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McDonald's USA Announces Big Changes to Its Food

Latest Efforts Further Company's Journey to Build a Better McDonald's

/ -- OAK BROOK, IL -- (Marketwired) -- 08/01/16 -- McDonald's USA today announced a number of moves across its menu as the company continues to evolve. This includes:

  • removing artificial preservatives from several items which also don't have artificial colors or flavors, including its iconic Chicken McNuggets. Across its breakfast menu, the pork sausage patties and omelet-style eggs served on McGriddles, Bagel and Biscuit breakfast sandwiches, along with the scrambled eggs on its breakfast platters, also now have no artificial preservatives.
  • rolling out new buns this month that no longer contain high fructose corn syrup, including the buns used on Big Macs, Quarter Pounders, hamburgers and cheeseburgers, Filet-O-Fish and McChicken sandwiches. The Artisan roll introduced in 2015 never contained high fructose corn syrup.
  • completing a major commitment to only serve chicken not treated with antibiotics important to human medicine* nearly a year ahead of schedule.

In total, these changes touch ingredients in nearly half of the food on McDonald's menu.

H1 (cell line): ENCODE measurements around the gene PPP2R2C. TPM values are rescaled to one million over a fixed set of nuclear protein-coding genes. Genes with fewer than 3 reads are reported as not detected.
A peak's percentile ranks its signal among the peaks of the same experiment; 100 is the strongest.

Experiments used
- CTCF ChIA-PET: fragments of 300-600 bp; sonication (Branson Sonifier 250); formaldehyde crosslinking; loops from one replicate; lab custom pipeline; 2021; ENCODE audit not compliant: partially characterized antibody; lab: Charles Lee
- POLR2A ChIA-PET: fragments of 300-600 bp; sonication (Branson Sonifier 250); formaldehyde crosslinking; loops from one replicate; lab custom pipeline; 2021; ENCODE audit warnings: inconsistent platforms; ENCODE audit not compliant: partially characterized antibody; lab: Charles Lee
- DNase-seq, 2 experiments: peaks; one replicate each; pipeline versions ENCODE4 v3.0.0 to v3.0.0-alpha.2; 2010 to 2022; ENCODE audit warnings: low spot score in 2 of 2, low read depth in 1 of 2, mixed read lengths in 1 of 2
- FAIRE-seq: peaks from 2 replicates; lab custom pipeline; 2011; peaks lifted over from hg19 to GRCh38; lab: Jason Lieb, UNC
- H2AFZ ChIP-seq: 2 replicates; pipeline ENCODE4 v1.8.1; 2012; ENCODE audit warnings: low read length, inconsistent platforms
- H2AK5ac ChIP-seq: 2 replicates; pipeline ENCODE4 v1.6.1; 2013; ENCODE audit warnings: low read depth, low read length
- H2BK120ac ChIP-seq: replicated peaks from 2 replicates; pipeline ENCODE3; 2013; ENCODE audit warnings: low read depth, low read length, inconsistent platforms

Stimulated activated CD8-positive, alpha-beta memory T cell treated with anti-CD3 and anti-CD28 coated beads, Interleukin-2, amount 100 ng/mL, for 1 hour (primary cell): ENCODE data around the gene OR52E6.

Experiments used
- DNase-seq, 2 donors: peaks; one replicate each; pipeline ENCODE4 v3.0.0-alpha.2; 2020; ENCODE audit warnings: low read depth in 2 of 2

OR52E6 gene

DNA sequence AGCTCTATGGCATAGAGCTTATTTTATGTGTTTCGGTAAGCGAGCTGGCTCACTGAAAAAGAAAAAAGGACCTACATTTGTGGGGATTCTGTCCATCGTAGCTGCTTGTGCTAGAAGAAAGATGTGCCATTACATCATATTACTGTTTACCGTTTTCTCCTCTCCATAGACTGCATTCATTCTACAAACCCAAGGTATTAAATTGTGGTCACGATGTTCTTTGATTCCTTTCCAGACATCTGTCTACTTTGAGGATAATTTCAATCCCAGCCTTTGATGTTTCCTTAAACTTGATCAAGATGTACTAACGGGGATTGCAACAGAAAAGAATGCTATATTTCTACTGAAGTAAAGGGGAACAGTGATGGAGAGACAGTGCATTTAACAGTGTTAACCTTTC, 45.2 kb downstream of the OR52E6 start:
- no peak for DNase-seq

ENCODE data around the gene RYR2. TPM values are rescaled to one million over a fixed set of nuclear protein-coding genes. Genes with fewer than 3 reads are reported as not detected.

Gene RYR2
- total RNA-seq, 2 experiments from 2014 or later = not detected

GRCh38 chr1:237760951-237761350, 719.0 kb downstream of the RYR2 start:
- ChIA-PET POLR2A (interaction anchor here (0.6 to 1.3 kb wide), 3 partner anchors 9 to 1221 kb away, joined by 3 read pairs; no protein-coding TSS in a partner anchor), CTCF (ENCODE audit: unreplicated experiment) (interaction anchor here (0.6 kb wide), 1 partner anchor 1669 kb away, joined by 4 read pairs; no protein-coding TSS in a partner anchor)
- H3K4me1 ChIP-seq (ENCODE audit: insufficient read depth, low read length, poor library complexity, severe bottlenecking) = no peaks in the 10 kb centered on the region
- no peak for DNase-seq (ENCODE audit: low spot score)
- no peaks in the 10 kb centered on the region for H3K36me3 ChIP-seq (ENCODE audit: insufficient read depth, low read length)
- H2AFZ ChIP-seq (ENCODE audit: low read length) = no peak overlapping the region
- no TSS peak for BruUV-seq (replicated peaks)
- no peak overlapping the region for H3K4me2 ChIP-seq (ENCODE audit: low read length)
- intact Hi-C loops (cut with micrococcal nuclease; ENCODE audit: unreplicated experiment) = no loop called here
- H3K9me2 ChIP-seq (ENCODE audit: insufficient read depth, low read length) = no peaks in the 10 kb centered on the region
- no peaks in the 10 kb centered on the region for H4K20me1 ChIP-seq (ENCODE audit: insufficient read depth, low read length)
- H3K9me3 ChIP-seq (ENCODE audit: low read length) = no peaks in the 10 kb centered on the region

"More than ever, people care about their food -- where it comes from, what goes into it and how it's prepared," said Mike Andres, president, McDonald's USA. "We're making changes to ensure the food we're proud of is food our customers love and feel good eating, and we remain committed to our continuing food journey at McDonald's."

McDonald's originally set out to achieve its antibiotics chicken commitment by March 2017.Through a collaborative effort with its suppliers and farmers on a large scale, the company was able to make this change a reality and bring it to its customers nearly a year ahead of schedule. Now every chicken item McDonald's serves is made from chicken not treated with antibiotics important to human medicine, including its new Chicken McNuggets.

"I applaud efforts such as those undertaken by McDonald's in close collaboration with its suppliers and poultry farmers, to greatly reduce the use of medically important antibiotics in its animal agricultural food supply chain," said Dr. H Morgan Scott, professor of epidemiology in the Department of Veterinary Pathobiology at Texas A&M University. "McDonald's and its suppliers have worked to identify appropriate alternatives for sustaining broiler flock health while implementing protocols to ensure that animal welfare is not compromised. Sourcing decisions by industry leaders such as McDonald's have great potential to positively influence appropriate antibiotic stewardship in food animal sectors around the world."

These changes are the latest in a series of actions McDonald's has taken across its restaurants and kitchens, such as:

  • making an industry leading commitment in September 2015 to source 100% cage-free eggs by 2025 in the U.S and Canada. According to the Humane Society of the United States, more than 100 companies have since announced their commitments to do the same, showing positive impact across the industry.